Every good rifle needs a quality trigger. I have been using a Timney trigger on my bolt guns since 2010. I like the quality and reliability that comes with it. I like the feel of Timney’s wider trigger shoe, so I chose the Elite Hunter Trigger. This is a drop-in ready trigger that you can select the pull weight before it ships and if you want a wide or narrow trigger shoe. It does have the ability to adjust the pull weight and over travel if so desired. As expected it is a smooth pull with a clean break.

image of grayboe ridgeback stock
Grayboe Ridgeback Stock in Kryptek Typhon

I was introduced to Grayboe “the People’s Rifle Stock” and selected the Ridgeback with AICS bottom metal to run my Magpul AICS 5 and 10 round PMAGs. It comes with an adjustable cheek rest and butt stock with an embedded level bubble just behind the action. Bottom metal includes a barricade stop in front of the magazine well and ambidextrous magazine release. The forearm has a wide flat base with MLOK on each side and the bottom for attaching compatible accessories. I added a Henderson Precision universal mount ARCA rail (these are the best quality and lowest priced rails I have found) to the bottom and a QD sling adapter on the left side. This stock has a vertical grip with a thumb shelf for the most comfortable and relaxed grip while shooting. There are two flush mounted QDs on the buttstock, one on the left side and one on the bottom for attaching your sling. The oversized adjustment screw for the cheek rest can be replaced with a low profile version for left handed shooters. The ergonomics and weight create a great feel when carrying or shooting this rifle. When Jon built the rifle, he painted the action, bolt knob, bottom metal and MLOK inserts gray to match the Kryptek Typhon wrap of the stock. This speaks to his attention to detail and pride in workmanship. 

close up of Atlas bipods and Area 419 ARCA clamp
ATLAS Bipod (BT46-NC) with AREA 419 ARCA Clamp mounted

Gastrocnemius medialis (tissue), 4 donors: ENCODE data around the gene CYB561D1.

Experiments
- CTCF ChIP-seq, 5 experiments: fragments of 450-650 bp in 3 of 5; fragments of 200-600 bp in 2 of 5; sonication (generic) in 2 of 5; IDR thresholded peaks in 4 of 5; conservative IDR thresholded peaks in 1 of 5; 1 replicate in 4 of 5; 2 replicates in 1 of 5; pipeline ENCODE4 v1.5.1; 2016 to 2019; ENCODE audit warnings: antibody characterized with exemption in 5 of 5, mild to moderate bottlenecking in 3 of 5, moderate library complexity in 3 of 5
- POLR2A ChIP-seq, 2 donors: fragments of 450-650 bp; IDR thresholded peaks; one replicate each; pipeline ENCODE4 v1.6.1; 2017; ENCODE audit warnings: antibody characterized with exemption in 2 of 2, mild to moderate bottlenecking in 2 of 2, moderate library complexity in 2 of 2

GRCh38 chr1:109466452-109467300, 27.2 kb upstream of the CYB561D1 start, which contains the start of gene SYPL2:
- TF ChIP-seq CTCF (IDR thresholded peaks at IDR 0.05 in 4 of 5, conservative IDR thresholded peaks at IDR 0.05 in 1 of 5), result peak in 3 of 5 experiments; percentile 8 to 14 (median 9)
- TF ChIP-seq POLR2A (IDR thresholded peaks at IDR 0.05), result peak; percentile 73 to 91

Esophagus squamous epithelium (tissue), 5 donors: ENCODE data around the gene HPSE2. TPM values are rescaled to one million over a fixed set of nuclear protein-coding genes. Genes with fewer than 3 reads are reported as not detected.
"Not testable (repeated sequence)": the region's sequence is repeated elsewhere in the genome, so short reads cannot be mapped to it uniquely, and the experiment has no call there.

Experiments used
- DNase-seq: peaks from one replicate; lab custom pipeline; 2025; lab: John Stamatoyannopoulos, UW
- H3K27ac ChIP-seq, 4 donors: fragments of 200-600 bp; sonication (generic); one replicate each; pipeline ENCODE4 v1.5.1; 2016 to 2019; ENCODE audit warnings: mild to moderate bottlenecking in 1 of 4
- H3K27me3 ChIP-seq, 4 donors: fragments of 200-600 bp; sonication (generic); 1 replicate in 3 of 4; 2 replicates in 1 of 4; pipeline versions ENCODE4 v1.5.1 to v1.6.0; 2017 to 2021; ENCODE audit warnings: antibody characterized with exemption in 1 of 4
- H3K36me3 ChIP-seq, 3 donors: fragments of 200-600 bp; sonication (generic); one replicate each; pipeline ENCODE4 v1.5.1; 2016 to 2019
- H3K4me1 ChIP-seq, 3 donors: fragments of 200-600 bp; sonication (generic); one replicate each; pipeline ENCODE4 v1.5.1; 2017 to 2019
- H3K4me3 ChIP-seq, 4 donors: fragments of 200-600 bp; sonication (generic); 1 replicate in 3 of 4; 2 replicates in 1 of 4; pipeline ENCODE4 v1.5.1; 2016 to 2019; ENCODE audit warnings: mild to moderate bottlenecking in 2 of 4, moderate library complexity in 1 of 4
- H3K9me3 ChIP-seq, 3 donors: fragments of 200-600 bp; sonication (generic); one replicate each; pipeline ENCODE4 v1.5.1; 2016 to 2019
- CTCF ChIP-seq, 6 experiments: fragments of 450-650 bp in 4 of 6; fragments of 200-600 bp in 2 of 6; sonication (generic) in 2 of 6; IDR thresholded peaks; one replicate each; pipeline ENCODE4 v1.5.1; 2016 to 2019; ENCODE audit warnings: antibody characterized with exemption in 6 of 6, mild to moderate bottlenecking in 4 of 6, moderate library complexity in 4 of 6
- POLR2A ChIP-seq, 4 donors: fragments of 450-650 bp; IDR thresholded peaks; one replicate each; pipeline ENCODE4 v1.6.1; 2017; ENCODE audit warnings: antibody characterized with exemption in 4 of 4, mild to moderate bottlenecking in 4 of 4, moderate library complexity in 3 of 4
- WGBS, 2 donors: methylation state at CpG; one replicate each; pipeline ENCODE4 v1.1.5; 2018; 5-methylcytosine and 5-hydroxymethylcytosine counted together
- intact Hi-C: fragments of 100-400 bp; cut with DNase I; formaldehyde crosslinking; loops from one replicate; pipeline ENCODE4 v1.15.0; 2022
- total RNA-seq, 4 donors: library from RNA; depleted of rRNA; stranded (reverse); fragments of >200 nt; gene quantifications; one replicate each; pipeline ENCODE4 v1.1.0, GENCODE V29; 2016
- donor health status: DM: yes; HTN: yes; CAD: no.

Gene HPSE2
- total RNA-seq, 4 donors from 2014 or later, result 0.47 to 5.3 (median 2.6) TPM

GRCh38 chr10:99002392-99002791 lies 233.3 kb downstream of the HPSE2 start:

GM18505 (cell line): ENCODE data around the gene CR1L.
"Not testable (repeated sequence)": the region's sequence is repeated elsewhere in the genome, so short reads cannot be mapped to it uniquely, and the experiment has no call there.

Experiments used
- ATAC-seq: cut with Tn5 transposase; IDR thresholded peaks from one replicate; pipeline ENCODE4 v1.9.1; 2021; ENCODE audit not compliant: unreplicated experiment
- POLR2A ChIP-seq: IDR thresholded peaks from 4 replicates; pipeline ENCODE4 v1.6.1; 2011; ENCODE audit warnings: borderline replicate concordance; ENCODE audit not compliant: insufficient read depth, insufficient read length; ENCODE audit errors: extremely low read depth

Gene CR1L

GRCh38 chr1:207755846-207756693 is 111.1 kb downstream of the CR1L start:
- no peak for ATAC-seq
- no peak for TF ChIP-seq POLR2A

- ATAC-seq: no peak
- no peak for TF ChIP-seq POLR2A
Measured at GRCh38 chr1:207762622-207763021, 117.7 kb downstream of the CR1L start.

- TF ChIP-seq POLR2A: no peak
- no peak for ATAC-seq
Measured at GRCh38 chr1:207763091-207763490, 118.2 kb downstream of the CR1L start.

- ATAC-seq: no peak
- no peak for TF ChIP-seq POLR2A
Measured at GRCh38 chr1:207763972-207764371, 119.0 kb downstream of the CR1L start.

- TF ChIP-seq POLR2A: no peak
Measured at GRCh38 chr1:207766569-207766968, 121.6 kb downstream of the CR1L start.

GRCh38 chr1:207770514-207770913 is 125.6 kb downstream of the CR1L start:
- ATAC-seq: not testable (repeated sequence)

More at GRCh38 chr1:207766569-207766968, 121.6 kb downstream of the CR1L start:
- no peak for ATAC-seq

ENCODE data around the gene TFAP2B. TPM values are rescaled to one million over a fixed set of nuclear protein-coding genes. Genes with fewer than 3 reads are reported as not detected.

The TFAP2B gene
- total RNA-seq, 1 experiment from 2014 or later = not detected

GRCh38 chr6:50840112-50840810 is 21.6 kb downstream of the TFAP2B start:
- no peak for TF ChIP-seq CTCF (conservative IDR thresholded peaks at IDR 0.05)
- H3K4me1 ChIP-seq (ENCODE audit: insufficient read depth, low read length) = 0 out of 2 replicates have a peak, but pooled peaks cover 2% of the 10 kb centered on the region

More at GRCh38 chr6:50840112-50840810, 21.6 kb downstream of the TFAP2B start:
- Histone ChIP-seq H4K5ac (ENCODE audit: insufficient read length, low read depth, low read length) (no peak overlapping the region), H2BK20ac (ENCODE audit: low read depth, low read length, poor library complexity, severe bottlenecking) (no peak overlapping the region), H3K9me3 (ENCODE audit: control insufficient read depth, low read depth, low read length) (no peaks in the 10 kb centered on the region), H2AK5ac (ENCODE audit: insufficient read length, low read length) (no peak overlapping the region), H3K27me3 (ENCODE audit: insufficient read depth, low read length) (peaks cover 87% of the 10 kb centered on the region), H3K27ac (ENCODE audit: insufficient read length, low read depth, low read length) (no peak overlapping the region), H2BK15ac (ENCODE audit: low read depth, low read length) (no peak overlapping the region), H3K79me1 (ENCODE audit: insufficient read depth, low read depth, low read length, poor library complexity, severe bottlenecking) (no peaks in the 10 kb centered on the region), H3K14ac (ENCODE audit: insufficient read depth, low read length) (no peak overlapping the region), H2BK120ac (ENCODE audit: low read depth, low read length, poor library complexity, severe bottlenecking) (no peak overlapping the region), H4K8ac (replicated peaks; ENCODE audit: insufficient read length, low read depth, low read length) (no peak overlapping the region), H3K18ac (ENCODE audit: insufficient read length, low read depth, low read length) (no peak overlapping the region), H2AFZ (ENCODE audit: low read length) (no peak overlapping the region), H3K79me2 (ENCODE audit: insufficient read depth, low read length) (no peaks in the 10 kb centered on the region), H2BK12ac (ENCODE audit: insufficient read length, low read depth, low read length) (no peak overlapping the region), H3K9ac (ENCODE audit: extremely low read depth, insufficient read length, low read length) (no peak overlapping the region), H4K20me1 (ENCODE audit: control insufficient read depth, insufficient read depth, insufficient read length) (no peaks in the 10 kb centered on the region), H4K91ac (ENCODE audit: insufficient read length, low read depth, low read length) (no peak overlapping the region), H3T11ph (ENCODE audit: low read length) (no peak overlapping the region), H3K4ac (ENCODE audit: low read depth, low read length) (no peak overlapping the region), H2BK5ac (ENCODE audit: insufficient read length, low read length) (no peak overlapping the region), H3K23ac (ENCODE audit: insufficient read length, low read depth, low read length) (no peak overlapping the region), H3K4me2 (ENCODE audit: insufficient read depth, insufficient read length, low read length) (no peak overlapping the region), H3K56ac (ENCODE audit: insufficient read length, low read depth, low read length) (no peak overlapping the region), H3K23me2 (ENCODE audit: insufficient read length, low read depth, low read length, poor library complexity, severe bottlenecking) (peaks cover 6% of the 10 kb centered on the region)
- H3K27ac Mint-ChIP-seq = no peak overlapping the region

For support, I selected the Area 419 ARCA lock clamp mounted ATLAS Bipods (BT46 NC). This is part of their Precision Sniper Rifle series bipods with adjustable tension for pan and cant mobility, with 5 locking positions for the legs reaching a height range of 5-94”. These things are just built tough, they handle the weight of the rifle and being loaded by the shooter, minimizing movement during recoil staying on target. With the Area 419 ARCA clamp I can slide the bipod  in and out along the ARCA rail or remove them for other support options, like a tripod. 

Custom rifle build on wood pile
Topped off with Leupold Mark 4 6.5x20X

I topped the rifle off with a Leupold Mark 4 6.5×20 scope with Horus reticle and MIL adjustments. I mounted the scope using Badger Ordnance scope rings because of their reliability. Also they are sourced and manufactured in the U.S. This scope is one of their older models but continues to be a reliable scope with enough magnification to see the distances that this rifle will reach. With the Horus reticle I was able to use a holdover at the 1045 yard target without having to dial in any MILs. 

Custom rifle build on concrete wall

So far, this is my favorite firearm in my collection. Not only for quality and aesthetics, but also because it is 100% Made in America. This rifle looks good and gets the hits. The separate components all seemed to have been designed for a great fit, really being put together well by Jon from Helix 6 Precision. The approximate retail price excluding the optic, suppressor and labor is just over $4,000, putting it on par with other custom builder pricing for similar quality and features. 

 

 

I received some of these products as a courtesy from the manufacturers via Spotter Up so I could test them and give my honest feedback. I am not bound by any written, verbal, or implied contract to give this product a good review. All opinions are my own and are based on my personal experience with the product.

*The views and opinions expressed on this website are solely those of the original authors and contributors. These views and opinions do not necessarily represent those of Spotter Up Magazine, the administrative staff, and/or any/all contributors to this site.